MOST people will readily agree that organisations benefit from strong leadership. But when it comes to deciding which leadership approach is the most effective, opinions tend to vary. Much of the theory revolves around two conflicting models.
The much-praised ‘transformational’ model focuses on being visionary, charismatic and influential, while the much-maligned ‘transactional’ approach is defined as procedural, mechanistic and process-focused. So when it comes to practice management, which one is best?
The answer is that practice managers need to incorporate elements of both models in order to be truly effective within their roles. In a smaller organisation such as a general practice, the most effective managers are those who can be both a strong leader and a good planner/organiser.
One of the most important elements linked to strong, effective leadership is the presence of a clearly defined vision of where the practice is going. This ‘visionary’ side of leadership can be a uniting and guiding force and is a true combination of both leadership models. While visualising the future falls under the ‘transformational’ approach, a failure to map the practical steps to get there (the transactional side) can leave great purpose and vision without any substance or direction.
So how exactly do you go about visualising the practice’s future? The first practical step is to recognise where the practice is now, and the people best placed to consider this are those who work in it every day. A useful activity that will help form a holistic picture – and give people the opportunity to simply get together – is to protect some time and undertake a SWOT analysis. This process will look at the strengths, weaknesses, opportunities and threats that might impact on your practice.
It’s important to involve as many staff members as you can and then split your team into multi-disciplinary groups. Ask each group to consider what might impact upon the practice – the people, processes, facilities, patient group and overall healthcare environment. Thinking around this, identify any strengths that the practice can build upon and any weaknesses that you may need to address (often the internal aspects of the practice). Consider external aspects of the organisation (are there opportunities that you can take advantage of) and think about any threats that you might need to be aware of or mitigate.
Next, pick out the elements of the analysis that you will need to prioritise and focus on. Which opportunities are a good fit to the practice’s strengths? It might be that the skill set within your team provides an opportunity to introduce a new service. Which threats or weaknesses need addressed within the planning timeframe to allow the practice to continue to operate effectively and safely? With finite resources available, effective prioritising is essential.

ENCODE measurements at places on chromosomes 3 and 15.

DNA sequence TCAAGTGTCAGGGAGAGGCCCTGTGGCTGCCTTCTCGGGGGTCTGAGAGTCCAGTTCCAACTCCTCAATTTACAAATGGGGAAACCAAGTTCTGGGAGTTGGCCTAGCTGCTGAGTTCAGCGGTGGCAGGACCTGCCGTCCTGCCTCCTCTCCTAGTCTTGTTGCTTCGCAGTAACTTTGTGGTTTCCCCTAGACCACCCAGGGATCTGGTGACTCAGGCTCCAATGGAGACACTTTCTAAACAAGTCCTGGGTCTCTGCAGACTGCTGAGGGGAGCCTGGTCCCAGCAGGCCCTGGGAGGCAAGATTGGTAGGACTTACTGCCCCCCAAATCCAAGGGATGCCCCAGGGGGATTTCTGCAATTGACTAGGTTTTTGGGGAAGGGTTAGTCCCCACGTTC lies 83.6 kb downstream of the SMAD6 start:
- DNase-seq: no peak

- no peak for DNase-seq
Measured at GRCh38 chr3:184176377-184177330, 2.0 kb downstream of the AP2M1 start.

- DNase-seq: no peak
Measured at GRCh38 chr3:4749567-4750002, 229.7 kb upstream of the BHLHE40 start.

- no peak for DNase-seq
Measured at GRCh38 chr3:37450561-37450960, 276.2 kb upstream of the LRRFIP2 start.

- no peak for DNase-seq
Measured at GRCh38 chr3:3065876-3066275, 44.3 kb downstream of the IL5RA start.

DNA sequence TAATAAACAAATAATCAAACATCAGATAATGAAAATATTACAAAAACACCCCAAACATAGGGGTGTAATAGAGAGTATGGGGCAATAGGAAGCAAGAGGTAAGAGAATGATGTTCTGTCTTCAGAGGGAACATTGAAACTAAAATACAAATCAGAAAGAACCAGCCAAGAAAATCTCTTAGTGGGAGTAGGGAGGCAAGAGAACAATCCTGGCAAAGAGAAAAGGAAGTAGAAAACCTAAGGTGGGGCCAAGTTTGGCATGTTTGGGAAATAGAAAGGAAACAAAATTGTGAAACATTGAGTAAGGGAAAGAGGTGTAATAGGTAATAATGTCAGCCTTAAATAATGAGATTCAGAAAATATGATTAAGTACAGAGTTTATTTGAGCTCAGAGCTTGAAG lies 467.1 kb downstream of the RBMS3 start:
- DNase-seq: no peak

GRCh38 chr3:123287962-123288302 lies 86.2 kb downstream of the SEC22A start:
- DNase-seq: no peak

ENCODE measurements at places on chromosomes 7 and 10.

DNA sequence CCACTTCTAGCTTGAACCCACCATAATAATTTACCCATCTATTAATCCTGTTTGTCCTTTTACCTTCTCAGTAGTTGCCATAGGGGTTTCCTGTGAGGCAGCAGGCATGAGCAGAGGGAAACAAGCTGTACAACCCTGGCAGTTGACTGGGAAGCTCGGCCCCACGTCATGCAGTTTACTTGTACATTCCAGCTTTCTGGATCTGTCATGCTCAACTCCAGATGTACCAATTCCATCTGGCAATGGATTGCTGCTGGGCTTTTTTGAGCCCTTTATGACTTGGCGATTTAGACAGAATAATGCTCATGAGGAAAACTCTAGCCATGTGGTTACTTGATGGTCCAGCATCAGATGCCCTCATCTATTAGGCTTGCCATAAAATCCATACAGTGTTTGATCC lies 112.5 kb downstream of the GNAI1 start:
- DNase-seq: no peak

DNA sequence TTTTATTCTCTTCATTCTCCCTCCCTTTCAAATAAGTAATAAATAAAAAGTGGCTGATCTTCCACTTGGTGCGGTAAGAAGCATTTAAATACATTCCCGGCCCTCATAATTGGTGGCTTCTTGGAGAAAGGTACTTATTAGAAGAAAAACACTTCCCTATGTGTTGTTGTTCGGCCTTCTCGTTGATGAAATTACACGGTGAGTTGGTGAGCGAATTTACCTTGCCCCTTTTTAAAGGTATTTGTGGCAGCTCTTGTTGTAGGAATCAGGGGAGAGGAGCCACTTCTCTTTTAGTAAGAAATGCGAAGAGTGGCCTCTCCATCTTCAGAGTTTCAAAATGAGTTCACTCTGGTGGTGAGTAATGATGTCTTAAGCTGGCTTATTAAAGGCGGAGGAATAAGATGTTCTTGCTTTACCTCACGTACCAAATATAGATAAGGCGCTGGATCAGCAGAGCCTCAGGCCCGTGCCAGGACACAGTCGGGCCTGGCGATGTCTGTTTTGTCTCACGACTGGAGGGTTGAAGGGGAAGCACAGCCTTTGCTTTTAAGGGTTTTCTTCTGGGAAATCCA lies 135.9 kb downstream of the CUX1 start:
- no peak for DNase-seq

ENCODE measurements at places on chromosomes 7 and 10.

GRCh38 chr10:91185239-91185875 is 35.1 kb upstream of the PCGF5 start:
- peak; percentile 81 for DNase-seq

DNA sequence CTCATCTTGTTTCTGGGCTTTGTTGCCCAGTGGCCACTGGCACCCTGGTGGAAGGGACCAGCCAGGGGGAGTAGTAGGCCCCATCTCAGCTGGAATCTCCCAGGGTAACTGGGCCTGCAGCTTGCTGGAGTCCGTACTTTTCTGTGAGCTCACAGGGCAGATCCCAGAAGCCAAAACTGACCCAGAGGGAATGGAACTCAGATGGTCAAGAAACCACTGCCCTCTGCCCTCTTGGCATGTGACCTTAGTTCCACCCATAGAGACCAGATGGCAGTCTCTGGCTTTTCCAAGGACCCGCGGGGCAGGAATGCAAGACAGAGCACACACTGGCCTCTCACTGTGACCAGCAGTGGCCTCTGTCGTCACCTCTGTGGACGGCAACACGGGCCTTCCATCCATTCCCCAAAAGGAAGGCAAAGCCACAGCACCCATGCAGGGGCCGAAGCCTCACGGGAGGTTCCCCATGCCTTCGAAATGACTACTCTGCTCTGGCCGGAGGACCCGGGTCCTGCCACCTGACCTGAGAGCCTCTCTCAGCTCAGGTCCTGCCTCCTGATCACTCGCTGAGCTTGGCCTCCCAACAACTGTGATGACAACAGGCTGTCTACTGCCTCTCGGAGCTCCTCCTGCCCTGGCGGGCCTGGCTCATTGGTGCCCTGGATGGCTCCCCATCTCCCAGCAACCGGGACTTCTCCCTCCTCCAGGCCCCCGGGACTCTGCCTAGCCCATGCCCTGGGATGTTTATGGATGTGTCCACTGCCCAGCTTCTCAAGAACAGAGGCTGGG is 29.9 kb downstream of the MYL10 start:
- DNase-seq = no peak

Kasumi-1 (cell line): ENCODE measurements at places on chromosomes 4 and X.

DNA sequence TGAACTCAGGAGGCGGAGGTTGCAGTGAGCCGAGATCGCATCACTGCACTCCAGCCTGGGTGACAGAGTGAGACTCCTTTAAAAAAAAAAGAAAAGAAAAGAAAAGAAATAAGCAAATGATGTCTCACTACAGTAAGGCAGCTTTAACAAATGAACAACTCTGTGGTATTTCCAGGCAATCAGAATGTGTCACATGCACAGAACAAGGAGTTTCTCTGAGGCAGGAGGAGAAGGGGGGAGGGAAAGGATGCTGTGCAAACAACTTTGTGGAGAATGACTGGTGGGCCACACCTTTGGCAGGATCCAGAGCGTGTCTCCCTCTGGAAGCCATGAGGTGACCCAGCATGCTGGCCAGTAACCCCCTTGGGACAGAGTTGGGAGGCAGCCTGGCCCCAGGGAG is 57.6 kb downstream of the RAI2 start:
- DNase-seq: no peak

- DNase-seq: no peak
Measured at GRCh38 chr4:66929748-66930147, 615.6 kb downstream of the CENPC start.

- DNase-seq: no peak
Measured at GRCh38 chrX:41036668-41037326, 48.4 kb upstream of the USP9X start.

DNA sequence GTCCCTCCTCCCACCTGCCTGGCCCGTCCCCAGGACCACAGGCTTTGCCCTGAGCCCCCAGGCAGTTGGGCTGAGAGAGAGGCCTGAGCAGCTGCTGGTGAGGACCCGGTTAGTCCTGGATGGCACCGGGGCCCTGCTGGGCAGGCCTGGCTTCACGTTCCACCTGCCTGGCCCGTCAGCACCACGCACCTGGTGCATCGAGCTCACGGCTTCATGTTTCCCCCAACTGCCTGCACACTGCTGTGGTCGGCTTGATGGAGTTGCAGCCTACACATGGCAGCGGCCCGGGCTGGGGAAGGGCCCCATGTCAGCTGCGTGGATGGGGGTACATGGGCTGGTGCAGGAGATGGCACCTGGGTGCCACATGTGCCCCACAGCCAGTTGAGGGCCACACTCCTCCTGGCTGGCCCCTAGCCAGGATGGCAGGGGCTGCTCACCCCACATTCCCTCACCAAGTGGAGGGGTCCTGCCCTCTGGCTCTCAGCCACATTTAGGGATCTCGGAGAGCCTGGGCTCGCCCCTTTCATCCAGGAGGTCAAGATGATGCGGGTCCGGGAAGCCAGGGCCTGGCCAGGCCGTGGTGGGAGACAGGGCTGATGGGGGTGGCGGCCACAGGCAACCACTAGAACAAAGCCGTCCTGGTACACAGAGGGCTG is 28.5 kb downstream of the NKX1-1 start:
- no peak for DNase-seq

When priorities are identified, allocation of tasks and responsibilities to achieve these is the natural next step. Being the practice manager does not mean that you are responsible for everything – no matter how much others may think this is the case!
Effective delegation and recognition of how tasks should be allocated is the aim here and understanding your team and their skills, knowledge and preferences is key. This can allow you to identify any gaps within your team and any skills or tendencies that people may have that you are not utilising – all of this should have formed part of the practice analysis. Ensuring that tasks are assigned to the correct team members will help achieve the vision. For example, a staff member who thrives on dealing with people is probably not the best person to allocate a back office, number-crunching project. You are aiming for a good match in relation to tasks and skills and this involves ‘knowing’ your team. Ask yourself:
• Do you understand their capabilities, individually and as a whole?
• Do you understand team members’ preferences (and your own) with regard to communication and learning styles?
• Do you understand what motivates them?
• Are you aware of your team’s strengths and weaknesses (and yours)?
This understanding can let you tap into the informal leaders within your organisation who can be hugely beneficial to you as practice manager. These are the go-to people – the receptionists who have influence, the nurses who can relate and relay well. Identifying these people, matching the skills and tasks then actively involving them in projects that require leadership from within can strengthen any efforts on your part.
A practice analysis provides an overall picture of the practice – a situational analysis of where you are now and where you should be focusing your efforts – that is followed by the development planning to determine how you might get there. Bringing everyone together to understand the practice and the direction it will be taking is a transformational approach – forming the vision. The practical progression from that stage to then prioritising and mapping out the actual steps involved uses the transactional elements. It is an effective combination of both approaches, or a leader-manager approach if you will.
Cherryl Adams is a trainer and risk facilitator with MDDUS Training and Consultancy